“What are we doing now that needs to be disrupted?”
Last week, our organization’s leadership team stepped away from daily operational tasks to visit new places together and reflect on this exact thing. It was a great reminder of how valuable it is to intentionally invest in personal development.
How are you and/or your team currently pursuing growth? Is development a consistent part of your routine, or something you check off the list with a conference once a year?
Like you, I value hard work, productivity, and challenge. Meaningful outcomes require concerted effort, but effort alone is not enough.
Yesterday’s thinking will not solve tomorrow’s problems
and travelers on the path of unrelenting effort will inevitably burn out.
Personal and professional development is a multiplier of hard work, and with the right rhythms in place, our best efforts can be sustained over the long-term.
If the urgent grind is your daily reality, here are nine ideas to consider for investing in personal development and building rhythms to increase your effectiveness and fulfillment. Some of these points may be new to you; some will be reminders of what you already know. The key is not to know them, but to do them.
As you read through each item on the list, ask yourself, “What am I doing now that needs to be disrupted? What rhythms do I need to start, stop, or continue? What would change if I consistently include this in my daily, weekly, monthly, or annual routine?”
Pause and Reflect
Perhaps this is obvious to you, perhaps not; either way, reflection is the linchpin for growth and the secret ingredient to productive work. Without purposeful reflection, learning and growth are hard to achieve. Yet, our tendency to focus on doing often relegates thinking to the portion of our to-do lists we never actually achieve.
Our world can get very small, very fast. And, when our world gets too small, everything in it looks bigger than it really is. We lose perspective. Visit a new place, experience a new culture, and be open to what you find.
Browse and observe
What are others in your industry doing? What are others in other industries doing? What is anyone anywhere doing? Sometimes we need a spark, and that spark could come from anywhere. Browse websites or social media pages, visit another organization’s office, read about progressive companies, or intentionally observe the details of a brand you respect. What transferable ideas could be applied to your work?
Revisit your purpose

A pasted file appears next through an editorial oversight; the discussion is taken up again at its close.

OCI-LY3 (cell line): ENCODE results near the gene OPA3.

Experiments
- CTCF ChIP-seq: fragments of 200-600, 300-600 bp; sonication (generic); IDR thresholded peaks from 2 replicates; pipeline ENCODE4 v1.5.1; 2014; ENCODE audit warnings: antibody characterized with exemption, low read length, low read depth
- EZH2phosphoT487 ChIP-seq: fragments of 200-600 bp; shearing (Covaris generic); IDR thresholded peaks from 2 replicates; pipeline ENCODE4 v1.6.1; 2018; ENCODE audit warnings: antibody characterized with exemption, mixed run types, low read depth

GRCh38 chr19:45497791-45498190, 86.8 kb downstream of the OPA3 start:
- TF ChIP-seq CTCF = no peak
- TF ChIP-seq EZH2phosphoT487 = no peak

The tree in front of you obscures your view of the forest. So it can be with daily tasks and urgent activities. Revisit your purpose to be sure the daily work is still aligned with the reason the work exists.
Dust off your goals
Goals are a way we measure progress. By mid-year, the goals we intended to achieve are sometimes discarded in favor of operational execution. Be sure the work you are doing is helping you achieve your goals. If you don’t have goals, now is a great time to create them.
Try something new
We often think learning only comes through traditional means. However, the path to personal growth often leads through new experiences. Experiences bring learning to life in a way that nothing else can.
Attend a (different) conference
Conferences can be hit or miss, and attending a conference is not necessarily a good way to develop. Still, the right conference at the right time can be a great way to gain new ideas, expand perspective, meet new people, find inspiration, and learn new skills. Look for conference experiences that will challenge your thinking. Earlier this year, I attended SXSW, a conference in Austin, TX where I took more away from the premiere of a rock-climbing film called The Dawn Wall (highly recommended) than I did from sessions relating to the workplace.
We all have that stack of books we’ve been meaning to read. Reading takes time and can be easily disregarded if its importance is not continually reemphasized. Reading is a great way to gain knowledge, and gaining and applying knowledge are the critical components of growth. Remember to read about a variety of topics, not just those specifically related to leadership or your specific industry. One resource I recommend is LeaderBox™, a book subscription service offered by author and virtual mentor, Michael Hyatt; I have found it helpful during the past year.
Evaluate your calendar
The last rhythm. If you don’t have reflection, reading, travel, conferences, goal planning, exercise, or any other type of personal and professional development on your calendar, none of these things are likely to happen. You and I must be intentional about personal and professional development. It takes a new mindset—a belief that development is an essential part of work. If your calendar is glaringly void of the types of things on this list, now is a good time to reassess.